A universe with three neutrino species – and no additional light species – provides 3.046 effective relativistic species. Simons Observatory aims to measure σ(Neff) = 0.07. Simons Observatory’s target would exclude at more than 95% confidence any models with three or more additional light non-scalar particles that were in thermal equilibrium with the particles of the Standard Model at any point back to the time of reheating.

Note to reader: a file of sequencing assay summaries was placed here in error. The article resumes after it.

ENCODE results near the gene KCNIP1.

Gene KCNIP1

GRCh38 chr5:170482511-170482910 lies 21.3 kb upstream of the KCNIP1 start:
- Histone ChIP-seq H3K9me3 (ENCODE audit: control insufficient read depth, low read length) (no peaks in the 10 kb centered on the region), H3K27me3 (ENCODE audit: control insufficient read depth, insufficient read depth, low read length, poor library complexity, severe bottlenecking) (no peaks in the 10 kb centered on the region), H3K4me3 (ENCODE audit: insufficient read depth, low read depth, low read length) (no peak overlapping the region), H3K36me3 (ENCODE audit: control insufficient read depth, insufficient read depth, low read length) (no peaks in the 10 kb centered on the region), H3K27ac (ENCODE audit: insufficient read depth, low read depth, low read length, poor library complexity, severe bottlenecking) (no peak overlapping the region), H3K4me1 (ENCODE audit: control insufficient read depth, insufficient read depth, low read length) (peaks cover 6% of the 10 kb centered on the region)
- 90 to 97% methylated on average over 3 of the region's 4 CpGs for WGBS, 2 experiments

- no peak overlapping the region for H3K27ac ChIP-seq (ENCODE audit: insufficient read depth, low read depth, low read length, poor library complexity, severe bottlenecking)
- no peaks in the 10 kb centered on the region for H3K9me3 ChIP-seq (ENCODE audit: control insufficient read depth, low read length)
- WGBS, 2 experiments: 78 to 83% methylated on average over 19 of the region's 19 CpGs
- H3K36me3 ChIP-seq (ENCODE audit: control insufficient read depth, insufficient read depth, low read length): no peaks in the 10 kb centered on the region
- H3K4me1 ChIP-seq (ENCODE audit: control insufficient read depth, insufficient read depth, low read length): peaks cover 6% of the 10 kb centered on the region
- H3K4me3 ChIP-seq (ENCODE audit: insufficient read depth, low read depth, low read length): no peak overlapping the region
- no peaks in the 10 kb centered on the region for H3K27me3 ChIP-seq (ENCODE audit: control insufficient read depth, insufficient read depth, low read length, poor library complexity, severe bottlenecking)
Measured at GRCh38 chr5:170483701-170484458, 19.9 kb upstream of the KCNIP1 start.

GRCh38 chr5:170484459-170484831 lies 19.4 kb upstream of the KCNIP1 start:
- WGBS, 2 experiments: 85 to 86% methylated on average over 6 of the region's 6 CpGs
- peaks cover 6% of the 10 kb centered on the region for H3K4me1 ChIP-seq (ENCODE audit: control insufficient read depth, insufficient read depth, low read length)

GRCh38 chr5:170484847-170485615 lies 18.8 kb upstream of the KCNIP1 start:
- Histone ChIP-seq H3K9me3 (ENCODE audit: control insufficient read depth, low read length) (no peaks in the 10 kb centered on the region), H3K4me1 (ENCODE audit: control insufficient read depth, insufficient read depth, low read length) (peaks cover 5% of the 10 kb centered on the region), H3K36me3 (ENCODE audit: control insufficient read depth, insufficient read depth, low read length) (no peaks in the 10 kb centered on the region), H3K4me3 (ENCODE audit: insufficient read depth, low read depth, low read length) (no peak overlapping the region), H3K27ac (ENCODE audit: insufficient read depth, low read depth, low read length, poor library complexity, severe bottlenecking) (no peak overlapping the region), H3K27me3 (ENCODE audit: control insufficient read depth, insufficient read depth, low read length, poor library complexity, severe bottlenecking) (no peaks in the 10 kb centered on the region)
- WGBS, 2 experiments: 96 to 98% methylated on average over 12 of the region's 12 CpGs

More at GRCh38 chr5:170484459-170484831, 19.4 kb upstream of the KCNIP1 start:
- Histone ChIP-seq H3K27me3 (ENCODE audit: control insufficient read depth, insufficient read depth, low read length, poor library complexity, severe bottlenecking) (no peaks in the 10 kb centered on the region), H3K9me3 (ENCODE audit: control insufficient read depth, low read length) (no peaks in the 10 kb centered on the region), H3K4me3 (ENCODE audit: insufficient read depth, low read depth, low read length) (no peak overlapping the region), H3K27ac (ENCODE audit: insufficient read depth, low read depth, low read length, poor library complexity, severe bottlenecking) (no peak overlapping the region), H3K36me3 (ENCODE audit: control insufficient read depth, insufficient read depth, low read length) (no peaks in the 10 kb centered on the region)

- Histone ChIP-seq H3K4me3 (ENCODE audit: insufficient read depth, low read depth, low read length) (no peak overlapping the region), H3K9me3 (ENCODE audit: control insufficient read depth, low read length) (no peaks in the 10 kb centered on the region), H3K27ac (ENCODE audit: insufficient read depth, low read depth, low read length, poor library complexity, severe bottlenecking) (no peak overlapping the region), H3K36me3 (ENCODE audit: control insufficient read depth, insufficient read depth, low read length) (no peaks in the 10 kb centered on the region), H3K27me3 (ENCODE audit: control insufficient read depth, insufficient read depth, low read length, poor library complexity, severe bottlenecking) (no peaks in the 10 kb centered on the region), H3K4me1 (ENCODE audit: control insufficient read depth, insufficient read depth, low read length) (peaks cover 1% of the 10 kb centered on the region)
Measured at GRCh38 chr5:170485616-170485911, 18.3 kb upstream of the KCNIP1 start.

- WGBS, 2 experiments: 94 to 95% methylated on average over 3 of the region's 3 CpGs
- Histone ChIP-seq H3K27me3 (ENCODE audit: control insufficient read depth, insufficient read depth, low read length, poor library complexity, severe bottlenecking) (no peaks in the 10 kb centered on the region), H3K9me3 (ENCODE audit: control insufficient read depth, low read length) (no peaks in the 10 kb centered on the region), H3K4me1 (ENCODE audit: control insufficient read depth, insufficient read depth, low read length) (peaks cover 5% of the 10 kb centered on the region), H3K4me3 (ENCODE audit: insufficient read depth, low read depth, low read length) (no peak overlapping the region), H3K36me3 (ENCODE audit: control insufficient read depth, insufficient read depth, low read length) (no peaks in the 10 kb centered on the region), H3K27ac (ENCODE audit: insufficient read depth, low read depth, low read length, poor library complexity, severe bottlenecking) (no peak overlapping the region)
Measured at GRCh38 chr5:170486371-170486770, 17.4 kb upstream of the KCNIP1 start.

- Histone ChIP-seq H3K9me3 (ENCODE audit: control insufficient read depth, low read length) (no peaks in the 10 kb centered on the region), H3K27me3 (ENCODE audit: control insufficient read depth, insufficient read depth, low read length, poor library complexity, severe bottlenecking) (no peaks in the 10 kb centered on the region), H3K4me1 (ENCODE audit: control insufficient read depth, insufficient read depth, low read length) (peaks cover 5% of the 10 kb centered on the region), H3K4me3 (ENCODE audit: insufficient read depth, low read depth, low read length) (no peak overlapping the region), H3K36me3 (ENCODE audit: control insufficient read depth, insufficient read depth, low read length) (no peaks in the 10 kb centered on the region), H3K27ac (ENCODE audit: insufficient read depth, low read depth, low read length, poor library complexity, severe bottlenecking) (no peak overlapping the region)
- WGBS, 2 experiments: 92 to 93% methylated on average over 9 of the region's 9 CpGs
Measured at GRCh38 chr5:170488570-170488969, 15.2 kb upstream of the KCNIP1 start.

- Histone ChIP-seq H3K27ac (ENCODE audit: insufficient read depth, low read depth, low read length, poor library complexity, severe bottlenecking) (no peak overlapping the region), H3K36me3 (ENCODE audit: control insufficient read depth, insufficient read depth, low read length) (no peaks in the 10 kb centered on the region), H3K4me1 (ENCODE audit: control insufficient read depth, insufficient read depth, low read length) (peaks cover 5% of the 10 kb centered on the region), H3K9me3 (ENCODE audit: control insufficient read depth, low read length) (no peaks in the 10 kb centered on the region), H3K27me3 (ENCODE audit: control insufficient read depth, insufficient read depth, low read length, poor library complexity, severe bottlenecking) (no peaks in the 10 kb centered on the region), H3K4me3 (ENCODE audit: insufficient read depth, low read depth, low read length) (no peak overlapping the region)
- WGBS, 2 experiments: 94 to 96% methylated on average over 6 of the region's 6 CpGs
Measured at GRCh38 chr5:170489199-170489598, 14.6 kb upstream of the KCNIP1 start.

Figure (1) shows theoretical targets for Neff , assuming the existence of an additional Beyond-the-Standard- Model relativistic particle that was in thermal equilibrium with the Standard Model at temperatures T > TF=freeze−out. The top panel shows the evolution of the effective degrees of freedom for Standard Model particle density, g∗, as a function of photon temperature in the early universe, Tγ. Vertical bands show the approximate temperature of neutrino decoupling and the QCD phase transition, and dashed vertical lines denote some mass scales at which corresponding particles annihilate with their antiparticles, reducing g∗. The bottom panel shows the expected ∆Neff today for species decoupling from thermal equilibrium as a function of the decoupling temperature, where lines show the prediction from the Borsanyi et al. fit assuming a single scalar boson with g = 1 (dark green), bosons with g = 2 (e.g., a gauge vector boson, light green), a Weyl fermion with g = 2 (green), or fermions with g = 4 (yellow). Shaded regions show the exclusion regions for Planck and SO (baseline). Arrows on the left show the lower limits for specific cases, for example any particle with spin that decoupled after the start of the QCD phase transition would typically be measurable by SO at 2σ. The lower two arrows and corresponding numbers on the right give lower bounds for particles produced any time after reheating (at TR).